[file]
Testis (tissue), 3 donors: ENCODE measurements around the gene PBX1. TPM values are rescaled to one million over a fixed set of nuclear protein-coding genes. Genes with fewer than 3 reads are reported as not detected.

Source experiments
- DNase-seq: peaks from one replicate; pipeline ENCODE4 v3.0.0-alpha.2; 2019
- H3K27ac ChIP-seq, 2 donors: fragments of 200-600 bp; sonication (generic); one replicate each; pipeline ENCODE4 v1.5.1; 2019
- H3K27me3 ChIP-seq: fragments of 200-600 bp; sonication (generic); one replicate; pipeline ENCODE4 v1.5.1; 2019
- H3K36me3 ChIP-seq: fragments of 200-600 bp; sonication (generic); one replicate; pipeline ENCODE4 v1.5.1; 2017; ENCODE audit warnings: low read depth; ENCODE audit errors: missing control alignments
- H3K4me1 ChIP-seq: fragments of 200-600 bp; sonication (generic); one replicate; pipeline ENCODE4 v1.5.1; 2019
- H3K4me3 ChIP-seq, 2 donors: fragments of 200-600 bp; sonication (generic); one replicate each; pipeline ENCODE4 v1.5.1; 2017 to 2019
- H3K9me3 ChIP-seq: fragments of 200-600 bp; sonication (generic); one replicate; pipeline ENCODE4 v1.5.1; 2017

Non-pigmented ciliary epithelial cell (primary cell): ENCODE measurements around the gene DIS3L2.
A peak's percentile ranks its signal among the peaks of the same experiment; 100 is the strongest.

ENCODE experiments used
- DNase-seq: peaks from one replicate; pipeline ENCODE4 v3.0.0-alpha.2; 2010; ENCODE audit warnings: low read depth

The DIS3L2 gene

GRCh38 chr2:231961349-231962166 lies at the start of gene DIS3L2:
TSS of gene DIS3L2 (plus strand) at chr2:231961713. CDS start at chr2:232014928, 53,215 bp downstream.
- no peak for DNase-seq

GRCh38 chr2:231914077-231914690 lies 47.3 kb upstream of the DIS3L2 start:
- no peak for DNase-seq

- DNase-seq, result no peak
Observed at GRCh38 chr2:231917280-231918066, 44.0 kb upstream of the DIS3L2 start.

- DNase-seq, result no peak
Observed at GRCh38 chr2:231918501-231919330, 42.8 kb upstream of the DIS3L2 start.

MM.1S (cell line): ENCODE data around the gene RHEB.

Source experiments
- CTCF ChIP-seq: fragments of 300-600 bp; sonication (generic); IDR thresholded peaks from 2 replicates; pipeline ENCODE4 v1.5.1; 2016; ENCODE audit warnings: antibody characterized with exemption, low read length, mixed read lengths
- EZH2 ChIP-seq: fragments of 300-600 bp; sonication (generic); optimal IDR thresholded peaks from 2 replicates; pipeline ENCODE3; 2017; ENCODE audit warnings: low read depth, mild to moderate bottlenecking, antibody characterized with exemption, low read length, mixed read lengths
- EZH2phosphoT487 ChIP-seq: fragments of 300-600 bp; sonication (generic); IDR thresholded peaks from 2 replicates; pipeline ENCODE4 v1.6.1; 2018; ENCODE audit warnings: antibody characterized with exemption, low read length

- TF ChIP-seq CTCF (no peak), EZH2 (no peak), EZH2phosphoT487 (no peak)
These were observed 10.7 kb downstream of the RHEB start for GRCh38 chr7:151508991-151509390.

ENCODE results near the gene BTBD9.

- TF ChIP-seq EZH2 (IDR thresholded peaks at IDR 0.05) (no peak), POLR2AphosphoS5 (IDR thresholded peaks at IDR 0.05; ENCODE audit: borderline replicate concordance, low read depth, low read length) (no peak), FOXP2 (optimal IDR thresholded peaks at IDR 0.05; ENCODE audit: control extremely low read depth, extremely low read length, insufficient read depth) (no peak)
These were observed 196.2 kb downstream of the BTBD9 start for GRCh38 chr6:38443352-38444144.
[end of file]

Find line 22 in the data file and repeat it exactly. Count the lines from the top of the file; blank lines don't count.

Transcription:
- DNase-seq, result no peak